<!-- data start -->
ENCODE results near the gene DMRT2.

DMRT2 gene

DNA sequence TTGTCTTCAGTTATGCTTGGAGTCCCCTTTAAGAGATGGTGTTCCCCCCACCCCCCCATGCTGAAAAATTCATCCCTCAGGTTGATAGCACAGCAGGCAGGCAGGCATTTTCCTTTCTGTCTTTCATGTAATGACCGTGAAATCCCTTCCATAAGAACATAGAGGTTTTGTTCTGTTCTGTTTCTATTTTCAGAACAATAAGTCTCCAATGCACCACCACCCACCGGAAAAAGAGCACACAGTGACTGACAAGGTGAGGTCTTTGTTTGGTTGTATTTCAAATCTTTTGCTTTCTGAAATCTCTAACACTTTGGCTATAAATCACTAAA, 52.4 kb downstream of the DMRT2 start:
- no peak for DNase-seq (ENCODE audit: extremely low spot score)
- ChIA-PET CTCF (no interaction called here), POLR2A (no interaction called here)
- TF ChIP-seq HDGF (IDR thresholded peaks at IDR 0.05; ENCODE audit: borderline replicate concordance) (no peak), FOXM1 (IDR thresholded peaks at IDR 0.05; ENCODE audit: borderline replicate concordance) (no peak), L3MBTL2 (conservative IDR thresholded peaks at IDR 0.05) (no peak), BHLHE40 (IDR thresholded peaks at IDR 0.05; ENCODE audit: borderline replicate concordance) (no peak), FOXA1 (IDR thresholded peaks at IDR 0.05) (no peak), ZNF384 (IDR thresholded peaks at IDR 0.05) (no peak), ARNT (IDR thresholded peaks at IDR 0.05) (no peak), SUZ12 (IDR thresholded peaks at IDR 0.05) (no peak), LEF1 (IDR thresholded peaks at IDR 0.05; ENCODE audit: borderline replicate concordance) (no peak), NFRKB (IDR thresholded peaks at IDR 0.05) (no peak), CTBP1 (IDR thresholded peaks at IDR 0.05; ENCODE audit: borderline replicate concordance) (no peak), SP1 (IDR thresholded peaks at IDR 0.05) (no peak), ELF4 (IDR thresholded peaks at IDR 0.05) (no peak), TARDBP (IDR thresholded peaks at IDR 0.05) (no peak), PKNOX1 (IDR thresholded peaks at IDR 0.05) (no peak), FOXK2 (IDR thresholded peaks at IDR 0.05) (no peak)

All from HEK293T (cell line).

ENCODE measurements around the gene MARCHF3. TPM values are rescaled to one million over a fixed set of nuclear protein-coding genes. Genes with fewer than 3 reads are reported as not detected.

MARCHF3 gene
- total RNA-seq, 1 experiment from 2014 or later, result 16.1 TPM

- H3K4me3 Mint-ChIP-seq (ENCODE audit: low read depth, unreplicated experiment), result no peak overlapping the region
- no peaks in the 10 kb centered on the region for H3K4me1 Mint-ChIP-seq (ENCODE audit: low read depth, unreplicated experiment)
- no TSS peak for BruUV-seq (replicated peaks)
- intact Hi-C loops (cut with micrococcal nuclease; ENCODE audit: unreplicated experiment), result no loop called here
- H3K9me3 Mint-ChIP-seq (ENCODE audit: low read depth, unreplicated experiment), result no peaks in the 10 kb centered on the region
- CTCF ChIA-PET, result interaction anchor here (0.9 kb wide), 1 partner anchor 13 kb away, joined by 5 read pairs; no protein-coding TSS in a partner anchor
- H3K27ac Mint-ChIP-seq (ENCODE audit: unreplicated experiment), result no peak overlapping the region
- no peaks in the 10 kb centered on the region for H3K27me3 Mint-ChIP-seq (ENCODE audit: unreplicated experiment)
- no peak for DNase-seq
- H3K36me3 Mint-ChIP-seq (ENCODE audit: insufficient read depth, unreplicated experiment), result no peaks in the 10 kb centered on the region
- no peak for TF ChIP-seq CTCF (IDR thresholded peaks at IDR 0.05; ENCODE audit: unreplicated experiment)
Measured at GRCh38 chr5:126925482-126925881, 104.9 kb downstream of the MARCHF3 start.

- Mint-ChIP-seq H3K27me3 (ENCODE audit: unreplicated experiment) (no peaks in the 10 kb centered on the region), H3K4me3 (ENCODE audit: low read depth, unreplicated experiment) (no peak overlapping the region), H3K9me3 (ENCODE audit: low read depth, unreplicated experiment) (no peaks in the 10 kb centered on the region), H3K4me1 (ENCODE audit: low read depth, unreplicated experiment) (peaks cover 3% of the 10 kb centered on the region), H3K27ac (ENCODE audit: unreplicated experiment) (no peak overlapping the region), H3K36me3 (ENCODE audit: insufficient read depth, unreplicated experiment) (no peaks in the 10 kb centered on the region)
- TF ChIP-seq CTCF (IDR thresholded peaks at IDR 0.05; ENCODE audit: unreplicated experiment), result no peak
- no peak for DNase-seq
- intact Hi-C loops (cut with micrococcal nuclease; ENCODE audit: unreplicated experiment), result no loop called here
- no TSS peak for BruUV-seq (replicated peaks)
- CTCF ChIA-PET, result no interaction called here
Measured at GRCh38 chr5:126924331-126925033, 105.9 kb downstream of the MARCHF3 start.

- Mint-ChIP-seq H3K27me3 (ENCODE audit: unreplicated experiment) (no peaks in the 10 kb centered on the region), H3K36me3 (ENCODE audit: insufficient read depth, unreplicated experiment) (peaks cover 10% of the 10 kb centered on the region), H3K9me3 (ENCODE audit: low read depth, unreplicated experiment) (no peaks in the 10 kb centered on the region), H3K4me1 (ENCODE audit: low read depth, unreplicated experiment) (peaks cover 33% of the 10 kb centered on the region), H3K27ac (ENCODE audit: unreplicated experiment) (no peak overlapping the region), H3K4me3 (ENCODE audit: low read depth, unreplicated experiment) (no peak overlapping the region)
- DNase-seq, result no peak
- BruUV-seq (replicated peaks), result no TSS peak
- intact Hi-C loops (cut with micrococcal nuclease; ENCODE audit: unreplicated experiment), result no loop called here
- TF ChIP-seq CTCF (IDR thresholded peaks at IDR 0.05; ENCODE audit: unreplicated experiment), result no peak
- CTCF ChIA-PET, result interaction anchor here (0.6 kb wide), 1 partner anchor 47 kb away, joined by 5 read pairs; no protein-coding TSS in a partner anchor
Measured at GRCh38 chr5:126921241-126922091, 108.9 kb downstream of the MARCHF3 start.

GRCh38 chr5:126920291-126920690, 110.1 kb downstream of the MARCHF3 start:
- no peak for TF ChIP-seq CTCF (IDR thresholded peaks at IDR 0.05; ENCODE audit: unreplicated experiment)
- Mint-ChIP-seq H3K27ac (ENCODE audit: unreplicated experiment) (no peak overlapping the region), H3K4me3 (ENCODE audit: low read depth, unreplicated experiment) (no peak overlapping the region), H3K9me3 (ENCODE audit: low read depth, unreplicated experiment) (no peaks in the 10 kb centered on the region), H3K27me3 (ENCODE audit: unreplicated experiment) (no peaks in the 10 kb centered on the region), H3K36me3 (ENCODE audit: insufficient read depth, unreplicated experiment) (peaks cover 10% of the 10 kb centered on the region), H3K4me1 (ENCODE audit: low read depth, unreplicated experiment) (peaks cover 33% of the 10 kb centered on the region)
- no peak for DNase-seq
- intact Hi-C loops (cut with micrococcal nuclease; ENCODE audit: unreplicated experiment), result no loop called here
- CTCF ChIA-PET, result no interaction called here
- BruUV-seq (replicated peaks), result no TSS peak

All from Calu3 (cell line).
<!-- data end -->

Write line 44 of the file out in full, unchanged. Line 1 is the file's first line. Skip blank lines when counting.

All from Calu3 (cell line).